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14 March 2009

Data Entry = Stalking = 10 Things to Fix on Your Website

We recently began a data cleanup project in preparation for a BIG change to (I think you'll like it when it hits).

Project summary: Every person in the database should be connected to a church, company or organization. Of course this isn't the case half the time and even if they are connected to one of the above - the contact info for that church, company or organization isn't correct or complete. So we're going line by line through this list and doing a web search to find the correct information.

There have been a few companies and organizations but for the most part we're looking up church websites. And wow were my eyes opened.

I know a lot of the churches represented in the database are small churches that don't have the know how or resources to put together a cutting edge website. But today there are so many other options out there. Even a free blog can look more professional than a poorly done website.

In my searching I quickly put together the following list. Please don't take it personally. Simply look at it as a quick and easy task list for making revisions to your website.

Also - here are two great resources to help you take your website to the next level in a very systematic and structured way: First, read Less Clutter. Less Noise. by Kem Meyer (available soon). Second, attend the WEB Workshop on November 12.

Top 10 Things to Fix on Your Website

  1. Contact information: Sounds simple but you wouldn't believe how many sites had no contact information anywhere! Create a redundant page footer OR a "Contact Us" page that has at a minimum your address, phone number and email contact ( By the way, I don't need the phone number and email address for each pastor on your staff.
  2. Color scheme: Colors are picky about who they hang out with. Make sure to use friendly colors for your site - not random colors from rival gangs...
  3. Multiple navigation menus: I can't stress this enough. Use a whiteboard and visually lay out your site. Clump things into categories (big buckets) and then create your navigation from that. Keep this navigation consistent throughout the site so people don't get lost. This can be a huge task for churches with more than one campus. But getting it right means people will actually returning to your site.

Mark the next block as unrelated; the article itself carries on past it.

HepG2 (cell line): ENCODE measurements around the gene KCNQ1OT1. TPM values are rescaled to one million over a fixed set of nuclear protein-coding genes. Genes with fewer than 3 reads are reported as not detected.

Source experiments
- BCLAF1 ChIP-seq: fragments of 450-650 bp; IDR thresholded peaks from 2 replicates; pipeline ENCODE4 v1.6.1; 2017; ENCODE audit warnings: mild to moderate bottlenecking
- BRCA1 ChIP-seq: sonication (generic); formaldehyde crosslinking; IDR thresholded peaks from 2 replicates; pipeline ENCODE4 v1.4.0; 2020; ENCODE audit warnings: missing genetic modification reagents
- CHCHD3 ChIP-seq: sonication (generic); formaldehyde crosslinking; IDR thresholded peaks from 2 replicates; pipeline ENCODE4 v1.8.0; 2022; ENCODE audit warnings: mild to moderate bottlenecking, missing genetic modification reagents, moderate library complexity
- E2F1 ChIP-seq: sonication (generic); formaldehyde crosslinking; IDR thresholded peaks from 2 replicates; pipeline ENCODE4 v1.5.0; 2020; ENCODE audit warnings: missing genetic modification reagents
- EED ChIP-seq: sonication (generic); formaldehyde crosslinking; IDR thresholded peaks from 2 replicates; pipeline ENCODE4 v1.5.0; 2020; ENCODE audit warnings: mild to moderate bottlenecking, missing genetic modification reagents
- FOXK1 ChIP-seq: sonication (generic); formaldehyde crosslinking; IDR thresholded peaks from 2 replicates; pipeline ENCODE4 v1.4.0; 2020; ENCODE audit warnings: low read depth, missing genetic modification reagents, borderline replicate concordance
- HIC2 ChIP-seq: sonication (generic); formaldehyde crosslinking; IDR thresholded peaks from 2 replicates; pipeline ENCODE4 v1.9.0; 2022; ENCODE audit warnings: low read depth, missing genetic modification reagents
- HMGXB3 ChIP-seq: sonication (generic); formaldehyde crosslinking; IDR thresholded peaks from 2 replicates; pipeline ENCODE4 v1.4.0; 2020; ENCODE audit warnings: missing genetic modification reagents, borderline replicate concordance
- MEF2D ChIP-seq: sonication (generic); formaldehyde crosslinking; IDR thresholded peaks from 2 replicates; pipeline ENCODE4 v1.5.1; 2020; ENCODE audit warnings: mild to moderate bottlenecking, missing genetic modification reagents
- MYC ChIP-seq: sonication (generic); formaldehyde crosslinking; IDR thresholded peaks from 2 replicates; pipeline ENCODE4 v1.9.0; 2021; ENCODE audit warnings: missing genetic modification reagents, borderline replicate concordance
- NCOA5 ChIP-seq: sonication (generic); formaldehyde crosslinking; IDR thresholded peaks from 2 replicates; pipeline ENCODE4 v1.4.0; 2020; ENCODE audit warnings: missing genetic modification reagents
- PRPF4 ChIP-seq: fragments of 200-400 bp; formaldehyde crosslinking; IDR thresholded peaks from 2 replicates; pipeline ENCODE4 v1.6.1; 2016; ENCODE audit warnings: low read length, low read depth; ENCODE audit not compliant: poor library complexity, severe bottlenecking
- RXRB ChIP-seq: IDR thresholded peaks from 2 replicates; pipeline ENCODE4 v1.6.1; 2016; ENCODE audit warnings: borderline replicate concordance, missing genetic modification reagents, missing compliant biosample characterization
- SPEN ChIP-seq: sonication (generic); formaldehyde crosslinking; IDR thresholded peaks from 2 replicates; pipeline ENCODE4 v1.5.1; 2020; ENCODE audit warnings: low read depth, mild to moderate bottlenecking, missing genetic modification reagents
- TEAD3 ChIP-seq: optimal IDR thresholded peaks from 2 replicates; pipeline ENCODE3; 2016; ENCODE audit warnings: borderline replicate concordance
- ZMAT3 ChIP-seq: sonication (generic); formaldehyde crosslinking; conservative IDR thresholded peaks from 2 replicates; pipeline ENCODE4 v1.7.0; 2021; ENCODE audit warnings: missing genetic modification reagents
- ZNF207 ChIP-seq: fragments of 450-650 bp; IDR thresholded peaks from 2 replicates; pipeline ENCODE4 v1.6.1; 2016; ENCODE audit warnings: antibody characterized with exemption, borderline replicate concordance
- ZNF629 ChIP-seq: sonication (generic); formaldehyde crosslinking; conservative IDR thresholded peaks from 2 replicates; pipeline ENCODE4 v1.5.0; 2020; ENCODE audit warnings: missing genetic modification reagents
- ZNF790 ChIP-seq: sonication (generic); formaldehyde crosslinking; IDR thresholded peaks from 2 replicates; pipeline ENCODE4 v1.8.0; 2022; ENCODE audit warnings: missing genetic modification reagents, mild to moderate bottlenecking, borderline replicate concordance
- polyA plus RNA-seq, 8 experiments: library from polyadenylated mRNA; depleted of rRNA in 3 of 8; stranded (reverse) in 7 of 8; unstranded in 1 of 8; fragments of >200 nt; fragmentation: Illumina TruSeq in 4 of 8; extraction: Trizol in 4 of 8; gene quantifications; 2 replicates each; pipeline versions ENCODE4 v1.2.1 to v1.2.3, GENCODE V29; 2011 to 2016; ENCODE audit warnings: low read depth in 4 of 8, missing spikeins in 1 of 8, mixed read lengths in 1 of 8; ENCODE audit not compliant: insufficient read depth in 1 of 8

4. Bad pages/links/content: Website maintenance is really what I'm getting at here. Having a website is like having a new responsibility. You can't just put it out there and forget about it. Check it regularly for broken links, missing pages and out of date content.
  5. Promotional banners/graphics: Don't fall into the trap of creating a new logo and banner ad for every event and placing these on your home page. I seriously doubt each of these events is THAT important... As they add up so does the tension in my head. Keep all of your events on one page or in one location. Weight each the same. If something is BIG and needs elevated - move it to the home page as a small graphic with intro copy. Or add it to your large graphic slide show on the home page.
  6. The "inside jokes": I don't actually mean jokes - just thought it would help illustrate my point. I mean the events or ministries that have some obscure name that only people attending your church understand. For example: A large graphic/button that says "Jlife" or "T3" or "TheMax" without any explanation as to what it means. Even if you do describe it three pages in - the person hitting your site for the first time might be confused and not want to click that far in.
  7. Widget Overkill: Keep widgets to a minimum. I don't need a hit counter, weather bug and rss feed to local news stations on the home page - or any page for that matter. Keep your site streamlined and for the stuff people come to you for. If I want the weather I'll look at the weather bug on my Vista Sidebar.
  8. Basic functionality: People who use the web come to expect certain things. Make sure you aren't confusing them by forgetting basic principles or doing "cool" things that force them to learn new (unnecessary) skills. Examples: Links should turn the cursor to a hand. Email addresses should be links that pop an email client (not just plain copy that we have to copy/paste). Basic html beats graphics and flash hands down because people can select text. Etc.
  9. Search engine optimization: Your site wants to be found! Don't stand in the way of Mr. Google when he comes calling. Make sure your home page has "meta" tags in the "head" section at a minimum (go here for more info). Giving your website a description and keywords are what will get you found easily.
  10. Overwhelming content: Finally, please don't kill me with content. The eyes and the mind can only handle so much at one time. A good solution for this is to pull out the whiteboard (like while you are getting the navigation figured out) and do some soul searching. Figure out what information is vital. Get rid of the fluff. Turn big chunks of copy into bite sized summaries. Streamline. Streamline. Streamline. Less is definitely more on your website. People can come to your church to get the details.
This list is by no means all-inclusive. I simply picked ten things that stood out and seemed to be constructive vs. picky (meaning: if fixed they could help take the site to the next level).

Hope this was helpful.